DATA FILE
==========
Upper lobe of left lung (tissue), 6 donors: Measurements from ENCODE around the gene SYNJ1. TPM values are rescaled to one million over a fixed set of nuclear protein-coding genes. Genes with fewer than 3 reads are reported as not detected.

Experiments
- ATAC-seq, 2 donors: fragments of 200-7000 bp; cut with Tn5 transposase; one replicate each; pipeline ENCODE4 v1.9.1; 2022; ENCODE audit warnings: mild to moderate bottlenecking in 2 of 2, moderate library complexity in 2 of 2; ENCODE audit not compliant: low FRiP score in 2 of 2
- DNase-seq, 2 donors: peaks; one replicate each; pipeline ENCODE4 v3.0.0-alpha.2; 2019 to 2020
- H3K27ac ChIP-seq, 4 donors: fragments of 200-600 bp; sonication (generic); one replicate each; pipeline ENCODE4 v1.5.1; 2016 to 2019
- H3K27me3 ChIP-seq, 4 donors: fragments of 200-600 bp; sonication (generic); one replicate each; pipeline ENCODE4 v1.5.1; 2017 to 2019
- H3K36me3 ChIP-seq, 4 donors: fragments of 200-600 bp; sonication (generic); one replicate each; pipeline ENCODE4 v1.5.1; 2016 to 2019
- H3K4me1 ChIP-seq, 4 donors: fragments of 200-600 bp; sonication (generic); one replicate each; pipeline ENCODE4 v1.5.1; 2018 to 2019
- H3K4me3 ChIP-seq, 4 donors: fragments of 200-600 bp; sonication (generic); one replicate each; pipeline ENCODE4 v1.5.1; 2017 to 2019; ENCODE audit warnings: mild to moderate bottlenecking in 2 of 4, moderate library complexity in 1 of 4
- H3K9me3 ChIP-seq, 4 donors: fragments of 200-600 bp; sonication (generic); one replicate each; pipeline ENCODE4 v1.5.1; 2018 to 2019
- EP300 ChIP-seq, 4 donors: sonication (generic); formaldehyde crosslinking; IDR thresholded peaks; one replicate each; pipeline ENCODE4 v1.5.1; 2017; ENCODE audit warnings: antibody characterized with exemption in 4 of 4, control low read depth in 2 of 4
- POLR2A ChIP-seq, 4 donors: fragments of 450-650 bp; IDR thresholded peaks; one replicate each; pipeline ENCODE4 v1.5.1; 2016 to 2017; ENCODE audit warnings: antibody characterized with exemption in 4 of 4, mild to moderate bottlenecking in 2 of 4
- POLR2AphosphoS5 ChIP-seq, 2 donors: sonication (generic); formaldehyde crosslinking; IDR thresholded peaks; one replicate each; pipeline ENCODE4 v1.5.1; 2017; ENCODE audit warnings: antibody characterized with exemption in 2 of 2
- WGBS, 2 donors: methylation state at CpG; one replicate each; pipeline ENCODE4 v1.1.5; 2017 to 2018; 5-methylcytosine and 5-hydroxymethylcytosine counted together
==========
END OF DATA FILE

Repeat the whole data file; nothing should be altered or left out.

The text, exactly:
Upper lobe of left lung (tissue), 6 donors: Measurements from ENCODE around the gene SYNJ1. TPM values are rescaled to one million over a fixed set of nuclear protein-coding genes. Genes with fewer than 3 reads are reported as not detected.

Experiments
- ATAC-seq, 2 donors: fragments of 200-7000 bp; cut with Tn5 transposase; one replicate each; pipeline ENCODE4 v1.9.1; 2022; ENCODE audit warnings: mild to moderate bottlenecking in 2 of 2, moderate library complexity in 2 of 2; ENCODE audit not compliant: low FRiP score in 2 of 2
- DNase-seq, 2 donors: peaks; one replicate each; pipeline ENCODE4 v3.0.0-alpha.2; 2019 to 2020
- H3K27ac ChIP-seq, 4 donors: fragments of 200-600 bp; sonication (generic); one replicate each; pipeline ENCODE4 v1.5.1; 2016 to 2019
- H3K27me3 ChIP-seq, 4 donors: fragments of 200-600 bp; sonication (generic); one replicate each; pipeline ENCODE4 v1.5.1; 2017 to 2019
- H3K36me3 ChIP-seq, 4 donors: fragments of 200-600 bp; sonication (generic); one replicate each; pipeline ENCODE4 v1.5.1; 2016 to 2019
- H3K4me1 ChIP-seq, 4 donors: fragments of 200-600 bp; sonication (generic); one replicate each; pipeline ENCODE4 v1.5.1; 2018 to 2019
- H3K4me3 ChIP-seq, 4 donors: fragments of 200-600 bp; sonication (generic); one replicate each; pipeline ENCODE4 v1.5.1; 2017 to 2019; ENCODE audit warnings: mild to moderate bottlenecking in 2 of 4, moderate library complexity in 1 of 4
- H3K9me3 ChIP-seq, 4 donors: fragments of 200-600 bp; sonication (generic); one replicate each; pipeline ENCODE4 v1.5.1; 2018 to 2019
- EP300 ChIP-seq, 4 donors: sonication (generic); formaldehyde crosslinking; IDR thresholded peaks; one replicate each; pipeline ENCODE4 v1.5.1; 2017; ENCODE audit warnings: antibody characterized with exemption in 4 of 4, control low read depth in 2 of 4
- POLR2A ChIP-seq, 4 donors: fragments of 450-650 bp; IDR thresholded peaks; one replicate each; pipeline ENCODE4 v1.5.1; 2016 to 2017; ENCODE audit warnings: antibody characterized with exemption in 4 of 4, mild to moderate bottlenecking in 2 of 4
- POLR2AphosphoS5 ChIP-seq, 2 donors: sonication (generic); formaldehyde crosslinking; IDR thresholded peaks; one replicate each; pipeline ENCODE4 v1.5.1; 2017; ENCODE audit warnings: antibody characterized with exemption in 2 of 2
- WGBS, 2 donors: methylation state at CpG; one replicate each; pipeline ENCODE4 v1.1.5; 2017 to 2018; 5-methylcytosine and 5-hydroxymethylcytosine counted together